Fans wait outside Ibrox for Walter Smith’s funeral procession as the legendary manager rests after passing away in hospital at the age of 73.
- Walter Smith died on October 26 in the hospital, but his family has chosen not to open up about the causes.
- On Wednesday, the legendary manager was buried and his funeral procession passed through Ibrox
- Supporters gathered outside Rangers Stadium to pay a final tribute to Smith
Thousands of fans gathered on the outskirts of Ibrox to pay tribute to Walter Smith, the day one of the greats of Scottish football is buried.
Smith died Oct. 26 in hospital at the age of 73, but his family has not said what the specific cause was. The news of his passing drew a host of tributes from across British football.
A variety of flowers, scarves, shirts and letters of condolence were left outside Ibrox, the Rangers’ stadium, on Wednesday afternoon.
The possession of Walter Smith’s funeral passes through Ibrox, where thousands of fans have gathered to pay tribute.
Tributes were paid to Smith outside Ibrox, the Rangers stadium, on the day of the iconic manager’s funeral.
Fans placed flowers, scarves, shirts and flags outside Ibrox in tribute to Smith after he passed on October 26.
Thousands of fans gathered outside the iconic stadium, wanting to pay a final tribute to the legendary coach.
The legendary Smith is best known for his time with the Rangers, winning 10 league titles in two stints as coach.
Smith was best known for his assault spell on the Rangers, where he dominated the league with 10 titles as a manager over two stints.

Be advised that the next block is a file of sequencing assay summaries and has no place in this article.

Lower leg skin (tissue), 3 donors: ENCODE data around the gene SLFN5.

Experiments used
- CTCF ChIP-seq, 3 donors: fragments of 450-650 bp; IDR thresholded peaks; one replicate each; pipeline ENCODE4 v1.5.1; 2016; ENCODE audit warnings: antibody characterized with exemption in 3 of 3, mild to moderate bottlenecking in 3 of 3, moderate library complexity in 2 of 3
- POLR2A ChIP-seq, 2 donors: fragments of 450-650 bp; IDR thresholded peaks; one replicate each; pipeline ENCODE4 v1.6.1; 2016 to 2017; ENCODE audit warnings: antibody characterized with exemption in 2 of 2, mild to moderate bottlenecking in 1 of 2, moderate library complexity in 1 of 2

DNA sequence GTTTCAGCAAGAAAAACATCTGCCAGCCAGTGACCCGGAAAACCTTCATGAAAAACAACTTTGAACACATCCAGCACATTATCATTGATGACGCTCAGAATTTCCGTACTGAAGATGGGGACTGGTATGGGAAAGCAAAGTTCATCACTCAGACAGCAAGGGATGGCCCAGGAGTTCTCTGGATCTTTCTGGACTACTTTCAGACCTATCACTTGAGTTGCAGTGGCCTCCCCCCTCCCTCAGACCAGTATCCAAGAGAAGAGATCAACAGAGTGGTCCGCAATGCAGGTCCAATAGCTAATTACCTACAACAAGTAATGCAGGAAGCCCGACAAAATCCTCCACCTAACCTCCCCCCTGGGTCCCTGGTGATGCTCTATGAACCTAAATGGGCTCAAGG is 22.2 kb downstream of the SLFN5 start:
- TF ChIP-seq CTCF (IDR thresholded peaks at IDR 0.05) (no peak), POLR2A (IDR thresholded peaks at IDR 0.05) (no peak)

He also spent time in charge at Everton, taking over at Goodison Park between 1998 and 2002.
From there, he took over as assistant to fellow Scotsman Sir Alex Ferguson at Manchester United in 2004, during which time they won the FA Cup.
But he moved into international management from 2004 to 2007 and saw Scotland beat France in October 2006, shooting them 70 places in the rankings.
Smith also worked in England as an assistant to Sir Alex Ferguson and as head of Everton.
On the day of his passing, Smith’s former player and assistant Ally McCoist said on talkSPORT: “It means everything to a lot of people.
‘He was my boss, my coach, my second father and then he became one of my best friends. The loss is absolutely incredible.
‘The good thing is that he has no pain. I went to see Walter recently, spoke to him over the weekend and we knew it would be a matter of time.
But it still doesn’t take away the pain and pain. I could sit here and tell you about Walter Smith until the cows come home.
‘But what I’m going to say was the best husband, father friend, everything you want from a man. I can’t tell you how devastated I am.